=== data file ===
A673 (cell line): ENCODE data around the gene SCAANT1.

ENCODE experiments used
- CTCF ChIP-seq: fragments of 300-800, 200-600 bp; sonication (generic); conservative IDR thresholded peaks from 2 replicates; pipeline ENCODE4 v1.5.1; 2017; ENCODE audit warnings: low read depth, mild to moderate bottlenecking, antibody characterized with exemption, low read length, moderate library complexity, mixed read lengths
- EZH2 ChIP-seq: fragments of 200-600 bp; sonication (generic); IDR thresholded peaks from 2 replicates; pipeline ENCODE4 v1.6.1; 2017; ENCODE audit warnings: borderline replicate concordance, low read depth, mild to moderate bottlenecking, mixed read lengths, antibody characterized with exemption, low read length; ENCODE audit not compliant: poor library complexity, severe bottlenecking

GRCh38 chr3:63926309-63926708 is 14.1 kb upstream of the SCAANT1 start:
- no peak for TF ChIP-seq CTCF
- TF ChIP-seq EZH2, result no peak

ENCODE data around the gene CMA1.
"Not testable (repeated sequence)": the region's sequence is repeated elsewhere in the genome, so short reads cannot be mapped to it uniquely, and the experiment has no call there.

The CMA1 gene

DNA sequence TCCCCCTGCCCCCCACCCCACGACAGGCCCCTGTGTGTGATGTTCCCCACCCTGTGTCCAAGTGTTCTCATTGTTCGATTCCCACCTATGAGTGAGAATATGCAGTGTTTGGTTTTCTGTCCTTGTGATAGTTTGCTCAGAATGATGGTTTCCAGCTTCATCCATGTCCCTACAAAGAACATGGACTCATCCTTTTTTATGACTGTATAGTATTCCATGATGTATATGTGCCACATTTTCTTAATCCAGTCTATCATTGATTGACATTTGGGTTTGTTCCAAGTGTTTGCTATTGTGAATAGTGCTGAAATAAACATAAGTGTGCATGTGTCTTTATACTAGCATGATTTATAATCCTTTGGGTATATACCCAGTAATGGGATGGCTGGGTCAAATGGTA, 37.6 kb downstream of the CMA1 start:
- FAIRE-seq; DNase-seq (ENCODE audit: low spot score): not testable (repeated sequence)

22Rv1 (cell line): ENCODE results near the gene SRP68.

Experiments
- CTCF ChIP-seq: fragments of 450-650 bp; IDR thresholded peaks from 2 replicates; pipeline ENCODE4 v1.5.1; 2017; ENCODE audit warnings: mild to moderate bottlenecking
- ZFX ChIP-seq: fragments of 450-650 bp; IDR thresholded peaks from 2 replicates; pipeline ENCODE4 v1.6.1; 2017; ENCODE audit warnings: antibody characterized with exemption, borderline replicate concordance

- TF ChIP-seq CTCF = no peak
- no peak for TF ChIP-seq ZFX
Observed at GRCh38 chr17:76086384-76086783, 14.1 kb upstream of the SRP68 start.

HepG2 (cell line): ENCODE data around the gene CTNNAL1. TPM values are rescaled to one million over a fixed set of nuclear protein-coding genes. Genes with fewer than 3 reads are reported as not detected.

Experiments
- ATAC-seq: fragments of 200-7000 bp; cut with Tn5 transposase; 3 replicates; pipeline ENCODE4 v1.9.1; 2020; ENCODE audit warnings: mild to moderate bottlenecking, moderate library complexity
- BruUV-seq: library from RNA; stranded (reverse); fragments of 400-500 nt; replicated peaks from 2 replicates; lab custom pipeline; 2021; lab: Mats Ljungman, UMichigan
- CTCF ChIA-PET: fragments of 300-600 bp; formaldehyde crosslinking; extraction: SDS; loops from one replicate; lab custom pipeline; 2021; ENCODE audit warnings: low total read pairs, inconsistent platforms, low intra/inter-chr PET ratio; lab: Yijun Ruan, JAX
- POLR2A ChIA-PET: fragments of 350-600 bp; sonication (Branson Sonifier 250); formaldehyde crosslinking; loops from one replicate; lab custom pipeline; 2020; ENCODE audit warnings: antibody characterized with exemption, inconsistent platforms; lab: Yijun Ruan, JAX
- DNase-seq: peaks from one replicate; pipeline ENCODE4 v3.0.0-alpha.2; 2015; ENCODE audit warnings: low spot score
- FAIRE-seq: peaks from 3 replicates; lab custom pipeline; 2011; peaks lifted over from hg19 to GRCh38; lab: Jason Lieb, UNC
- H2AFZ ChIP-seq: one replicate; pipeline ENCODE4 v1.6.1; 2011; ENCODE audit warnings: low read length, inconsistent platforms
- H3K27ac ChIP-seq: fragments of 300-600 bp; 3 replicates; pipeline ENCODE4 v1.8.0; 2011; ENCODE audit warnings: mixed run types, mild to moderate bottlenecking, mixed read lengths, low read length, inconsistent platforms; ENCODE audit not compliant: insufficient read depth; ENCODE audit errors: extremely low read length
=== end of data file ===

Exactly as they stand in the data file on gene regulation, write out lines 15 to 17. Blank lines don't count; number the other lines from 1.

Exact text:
- CTCF ChIP-seq: fragments of 450-650 bp; IDR thresholded peaks from 2 replicates; pipeline ENCODE4 v1.5.1; 2017; ENCODE audit warnings: mild to moderate bottlenecking
- ZFX ChIP-seq: fragments of 450-650 bp; IDR thresholded peaks from 2 replicates; pipeline ENCODE4 v1.6.1; 2017; ENCODE audit warnings: antibody characterized with exemption, borderline replicate concordance

- TF ChIP-seq CTCF = no peak